Sounders players "embarrassed" by thrashing in Montreal
Zach Scott called it an embarrassment. Sigi Schmid hinted at lineup changes.
In short, the 4-1 loss to the Montreal Impact on Saturday was deemed unacceptable by just about everyone in the Seattle Sounders locker room.
“It’s frustrating,” said Scott, who was part of a backline that allowed its most goals in a single game since May 8 of 2010 when the LA Galaxy dropped four on the Sounders at then-Qwest Field. “It’s not indicative of the team we are. To be frank, it’s embarrassing to lose like that.”
Schmid was a bit more ominous.
HIGHLIGHTS: MTL 4, SEA 1
“Everyone individually needs to play better or we need to put guys on the field who can play better,” he said following the Sounders’ fifth straight match without a win. “We just need to find guys who can play better.”
The three-goal loss was their first since falling 3-0 to Real Salt Lake in last year’s MLS Cup Playoffs. Adding insult to injury, the Impact had yet to score three goals in a game this year or beat a team by more than two goals.
“It felt like they were playing with a couple more guys than us the entire game, [even without Jhon Kennedy Hurtado geting] sent off," Scott continued. "We didn’t close down space, we didn’t do what we were supposed to do.”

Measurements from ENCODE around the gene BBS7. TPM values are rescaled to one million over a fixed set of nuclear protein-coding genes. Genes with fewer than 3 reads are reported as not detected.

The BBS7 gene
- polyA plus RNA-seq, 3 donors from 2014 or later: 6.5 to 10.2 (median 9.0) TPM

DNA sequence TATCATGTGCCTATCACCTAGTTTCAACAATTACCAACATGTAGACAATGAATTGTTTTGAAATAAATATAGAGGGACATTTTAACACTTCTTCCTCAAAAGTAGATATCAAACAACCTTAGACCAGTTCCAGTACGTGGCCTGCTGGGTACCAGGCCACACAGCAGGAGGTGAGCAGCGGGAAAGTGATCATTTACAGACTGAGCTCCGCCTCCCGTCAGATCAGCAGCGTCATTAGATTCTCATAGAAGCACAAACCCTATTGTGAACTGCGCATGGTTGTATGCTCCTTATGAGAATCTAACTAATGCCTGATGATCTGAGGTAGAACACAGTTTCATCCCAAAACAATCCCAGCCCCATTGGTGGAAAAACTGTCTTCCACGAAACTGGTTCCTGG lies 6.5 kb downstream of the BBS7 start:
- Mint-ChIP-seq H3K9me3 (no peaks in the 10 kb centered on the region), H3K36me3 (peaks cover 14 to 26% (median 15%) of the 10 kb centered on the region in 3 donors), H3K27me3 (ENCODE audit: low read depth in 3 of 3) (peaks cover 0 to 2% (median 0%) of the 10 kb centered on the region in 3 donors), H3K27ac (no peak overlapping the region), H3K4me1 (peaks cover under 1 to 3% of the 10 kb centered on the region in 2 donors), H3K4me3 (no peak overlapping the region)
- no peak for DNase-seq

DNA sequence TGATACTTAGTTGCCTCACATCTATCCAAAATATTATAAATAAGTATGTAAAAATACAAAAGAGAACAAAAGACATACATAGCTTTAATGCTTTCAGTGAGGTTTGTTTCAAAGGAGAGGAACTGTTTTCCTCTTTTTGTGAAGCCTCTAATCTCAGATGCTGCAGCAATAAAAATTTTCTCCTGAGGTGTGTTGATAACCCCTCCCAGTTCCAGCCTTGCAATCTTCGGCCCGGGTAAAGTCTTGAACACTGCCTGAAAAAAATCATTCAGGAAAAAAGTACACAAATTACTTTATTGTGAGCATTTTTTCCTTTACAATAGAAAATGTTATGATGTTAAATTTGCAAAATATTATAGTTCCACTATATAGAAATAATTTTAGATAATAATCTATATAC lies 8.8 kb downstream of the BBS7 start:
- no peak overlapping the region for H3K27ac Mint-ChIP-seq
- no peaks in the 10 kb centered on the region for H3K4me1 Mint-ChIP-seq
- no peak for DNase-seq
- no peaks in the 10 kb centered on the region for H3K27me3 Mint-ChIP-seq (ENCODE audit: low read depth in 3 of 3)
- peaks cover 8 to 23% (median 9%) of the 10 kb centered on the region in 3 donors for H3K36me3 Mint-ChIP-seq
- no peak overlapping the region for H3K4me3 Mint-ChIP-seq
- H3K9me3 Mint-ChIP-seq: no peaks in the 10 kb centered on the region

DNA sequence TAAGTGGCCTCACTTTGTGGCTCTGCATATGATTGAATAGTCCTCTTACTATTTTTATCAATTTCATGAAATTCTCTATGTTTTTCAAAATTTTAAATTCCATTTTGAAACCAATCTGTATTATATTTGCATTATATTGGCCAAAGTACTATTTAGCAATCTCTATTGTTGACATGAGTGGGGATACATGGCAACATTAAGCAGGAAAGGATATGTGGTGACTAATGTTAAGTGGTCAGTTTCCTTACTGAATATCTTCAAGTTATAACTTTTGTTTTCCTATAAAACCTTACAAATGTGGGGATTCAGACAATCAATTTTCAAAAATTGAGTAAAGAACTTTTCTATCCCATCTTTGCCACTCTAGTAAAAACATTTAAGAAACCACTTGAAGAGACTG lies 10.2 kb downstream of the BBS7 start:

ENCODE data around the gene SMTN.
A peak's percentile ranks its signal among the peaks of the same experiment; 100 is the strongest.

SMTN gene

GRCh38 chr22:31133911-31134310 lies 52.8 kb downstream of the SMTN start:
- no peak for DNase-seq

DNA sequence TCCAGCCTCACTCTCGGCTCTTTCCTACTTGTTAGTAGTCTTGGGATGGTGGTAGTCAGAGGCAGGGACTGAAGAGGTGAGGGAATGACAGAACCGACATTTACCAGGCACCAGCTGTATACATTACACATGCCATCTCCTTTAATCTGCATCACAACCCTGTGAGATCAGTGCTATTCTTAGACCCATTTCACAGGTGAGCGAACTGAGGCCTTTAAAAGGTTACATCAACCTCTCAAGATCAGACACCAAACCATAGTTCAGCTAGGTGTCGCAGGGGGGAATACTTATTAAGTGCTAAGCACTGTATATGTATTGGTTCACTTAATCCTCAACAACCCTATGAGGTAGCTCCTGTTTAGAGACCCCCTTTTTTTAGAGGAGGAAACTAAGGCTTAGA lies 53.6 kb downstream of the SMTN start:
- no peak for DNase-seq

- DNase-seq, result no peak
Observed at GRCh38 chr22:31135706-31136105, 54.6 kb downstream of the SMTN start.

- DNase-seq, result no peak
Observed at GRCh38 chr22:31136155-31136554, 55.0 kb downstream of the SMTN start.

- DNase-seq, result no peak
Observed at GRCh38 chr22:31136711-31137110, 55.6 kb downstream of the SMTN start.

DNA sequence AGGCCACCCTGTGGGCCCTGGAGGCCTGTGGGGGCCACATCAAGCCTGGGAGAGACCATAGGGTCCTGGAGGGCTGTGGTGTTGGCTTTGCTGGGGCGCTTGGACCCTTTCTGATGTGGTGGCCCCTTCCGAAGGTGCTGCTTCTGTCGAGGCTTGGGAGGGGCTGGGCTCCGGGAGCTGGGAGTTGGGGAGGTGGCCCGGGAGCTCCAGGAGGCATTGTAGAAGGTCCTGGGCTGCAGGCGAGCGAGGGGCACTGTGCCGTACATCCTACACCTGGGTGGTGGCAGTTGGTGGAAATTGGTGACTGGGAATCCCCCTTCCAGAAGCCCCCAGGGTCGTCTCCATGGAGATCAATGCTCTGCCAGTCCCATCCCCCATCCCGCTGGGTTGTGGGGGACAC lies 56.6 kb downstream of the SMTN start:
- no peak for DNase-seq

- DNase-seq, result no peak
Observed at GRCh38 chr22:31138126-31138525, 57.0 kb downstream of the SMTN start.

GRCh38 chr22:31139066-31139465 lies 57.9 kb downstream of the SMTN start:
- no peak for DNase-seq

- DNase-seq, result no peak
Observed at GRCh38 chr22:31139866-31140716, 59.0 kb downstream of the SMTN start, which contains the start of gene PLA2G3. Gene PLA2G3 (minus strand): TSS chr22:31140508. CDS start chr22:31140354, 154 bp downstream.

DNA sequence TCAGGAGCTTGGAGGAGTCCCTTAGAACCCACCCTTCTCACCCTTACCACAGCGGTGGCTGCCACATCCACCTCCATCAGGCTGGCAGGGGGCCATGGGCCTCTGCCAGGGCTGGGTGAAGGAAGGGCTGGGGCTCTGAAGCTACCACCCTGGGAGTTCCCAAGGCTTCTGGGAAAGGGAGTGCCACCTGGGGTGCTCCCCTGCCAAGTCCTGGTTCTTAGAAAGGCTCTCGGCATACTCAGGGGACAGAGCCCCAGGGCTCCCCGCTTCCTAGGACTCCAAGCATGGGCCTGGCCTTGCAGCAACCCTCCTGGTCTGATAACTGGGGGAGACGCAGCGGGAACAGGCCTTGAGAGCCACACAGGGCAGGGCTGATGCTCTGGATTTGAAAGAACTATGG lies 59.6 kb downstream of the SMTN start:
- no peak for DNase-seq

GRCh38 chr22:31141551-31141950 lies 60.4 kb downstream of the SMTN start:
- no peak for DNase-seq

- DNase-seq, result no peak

The struggles were hardly limited to the defenders, though. Schmid highlighted several instances where midfielders gave away balls cheaply or failed to provide the needed support on defense. One play, in particular, really seemed to bother him.
On the Impact’s second goal, Justin Mapp was allowed to turn toward the middle of the field essentially unencumbered by midfielder Álvaro Fernández. Andy Rose then failed to close Mapp down, as he took the ball toward the middle of the field. Mapp then unleashed a shot that seemed to catch goalkeeper Bryan Meredith out of position.
“It’s on both sides of the ball, offensively and defensively,” Schmid said. “We need to improve and sharpen up.”
Jeremiah Oshan covers the Seattle Sounders for MLSsoccer.com and SB Nation.